Strange days! I blogged on Saturday and Sunday, and that must be a first. And didn't blog yesterday and I almost didn't blog today, but I thought, everybody's talking about politics... well, at least everybody on TV, and a lot of people in the capital of our proudly macrocephalic country, plus a few thousands near the End of the World.
What to make of Macri? Well, for one he has a terrific image counselor — at times he can almost pretend he's a kind human being. Then, of course, he speaks outside his extremely limited script and we can all see his shadow turn into an old man with a mischievous smile joining the tips of his hands and muttering "Excellent!".
Macri has been praised by the right and derided by the left, and yet he's new to politics and to public life, so there's no way to know what he'll do once he's in power. He might be just what the average, fascist middle-class porteño wanted, or he might not have what it takes. Because "getting Buenos Aires in order" is not a task that you can accomplish without turning the streets into a battlefield, killing (by accident or design) a few protesters, and causing a fair amount of distress to those citizens who naïvely believe "order" can be achieved with a simple recipe (à la "Zero Tolerance"). Página/12 speculates a lot about this today (What kind of ruler will he want to be?).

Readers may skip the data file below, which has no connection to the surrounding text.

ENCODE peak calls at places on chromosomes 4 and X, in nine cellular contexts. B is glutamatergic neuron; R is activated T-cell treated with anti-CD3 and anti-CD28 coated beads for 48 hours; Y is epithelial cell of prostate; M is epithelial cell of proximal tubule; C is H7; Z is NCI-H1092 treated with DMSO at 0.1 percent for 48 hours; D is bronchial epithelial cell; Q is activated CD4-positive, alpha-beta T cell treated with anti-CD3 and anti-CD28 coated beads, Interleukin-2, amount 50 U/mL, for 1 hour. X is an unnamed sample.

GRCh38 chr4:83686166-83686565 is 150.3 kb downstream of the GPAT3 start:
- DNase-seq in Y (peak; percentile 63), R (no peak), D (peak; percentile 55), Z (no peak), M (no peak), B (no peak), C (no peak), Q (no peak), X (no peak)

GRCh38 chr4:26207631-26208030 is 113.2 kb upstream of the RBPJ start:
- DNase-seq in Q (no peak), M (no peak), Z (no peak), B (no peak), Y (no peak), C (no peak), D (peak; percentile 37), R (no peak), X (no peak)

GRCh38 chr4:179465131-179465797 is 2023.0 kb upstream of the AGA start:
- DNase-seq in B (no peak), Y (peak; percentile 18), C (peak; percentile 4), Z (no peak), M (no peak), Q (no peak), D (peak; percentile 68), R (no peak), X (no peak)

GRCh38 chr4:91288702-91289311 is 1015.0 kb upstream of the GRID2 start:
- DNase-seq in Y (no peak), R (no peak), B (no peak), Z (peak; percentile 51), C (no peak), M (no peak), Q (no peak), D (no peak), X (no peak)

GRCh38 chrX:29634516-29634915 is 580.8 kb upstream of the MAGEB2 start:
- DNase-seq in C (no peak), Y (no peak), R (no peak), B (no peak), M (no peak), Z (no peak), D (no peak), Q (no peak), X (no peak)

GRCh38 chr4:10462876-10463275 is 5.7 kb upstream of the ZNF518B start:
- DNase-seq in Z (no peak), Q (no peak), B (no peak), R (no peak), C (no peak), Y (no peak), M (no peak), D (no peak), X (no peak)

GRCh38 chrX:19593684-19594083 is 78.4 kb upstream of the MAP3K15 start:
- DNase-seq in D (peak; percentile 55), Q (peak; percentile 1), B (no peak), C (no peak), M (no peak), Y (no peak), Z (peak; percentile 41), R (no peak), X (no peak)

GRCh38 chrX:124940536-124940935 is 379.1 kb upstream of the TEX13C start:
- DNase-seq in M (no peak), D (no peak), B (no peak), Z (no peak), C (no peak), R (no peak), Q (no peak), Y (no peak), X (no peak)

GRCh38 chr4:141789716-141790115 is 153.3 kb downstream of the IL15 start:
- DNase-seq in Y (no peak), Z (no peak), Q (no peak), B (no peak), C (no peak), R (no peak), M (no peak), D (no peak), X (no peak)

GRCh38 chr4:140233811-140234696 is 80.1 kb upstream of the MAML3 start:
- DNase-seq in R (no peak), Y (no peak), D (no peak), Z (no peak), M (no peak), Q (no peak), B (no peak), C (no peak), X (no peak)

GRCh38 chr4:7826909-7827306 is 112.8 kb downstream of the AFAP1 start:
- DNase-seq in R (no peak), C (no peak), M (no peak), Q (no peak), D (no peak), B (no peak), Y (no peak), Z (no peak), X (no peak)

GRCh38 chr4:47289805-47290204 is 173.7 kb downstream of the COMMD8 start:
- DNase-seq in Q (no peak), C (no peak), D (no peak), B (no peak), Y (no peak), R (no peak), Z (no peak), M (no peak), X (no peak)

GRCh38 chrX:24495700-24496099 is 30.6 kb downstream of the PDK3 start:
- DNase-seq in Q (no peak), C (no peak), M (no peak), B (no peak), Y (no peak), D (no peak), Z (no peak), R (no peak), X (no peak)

If I were a porteño, I'd be more concerned about vice-Chief Gabriela Michetti. Mark my words: Macri might have the money and a lot of simplistic and dangerous upper-class ideas stemming from his upbringing as a spoiled brat, but Michetti is educated, conservative, devout, firm as a rock, relentless — the kind of person who can have tea with you and then send you to the firing squad with an unchanging smile on her face. (OK, maybe that was too much.) Just my impression.
Then there's Tierra del Fuego. In case you didn't hear (almost impossible, since it was repeated ad nauseam last Sunday on TV), Fabiana Ríos, a 43-year-old pharmacist born in Rosario who lives in Río Grande since she's 23, won the runoff election by a small but significant margin over the Kirchnerist governor Hugo Cóccaro, and is the first female governor to be elected to rule a
province. She looks younger than her age and seems a nice little lady, until you hear she intends to meet the president and tell him, basically, that she doesn't want the national government to mess with her province now that it's changed hands. Bear in mind this is a province that lives mostly on tourism and has a smaller population than some barrios of Buenos Aires... in fact, only half of Kirchner's Santa Cruz.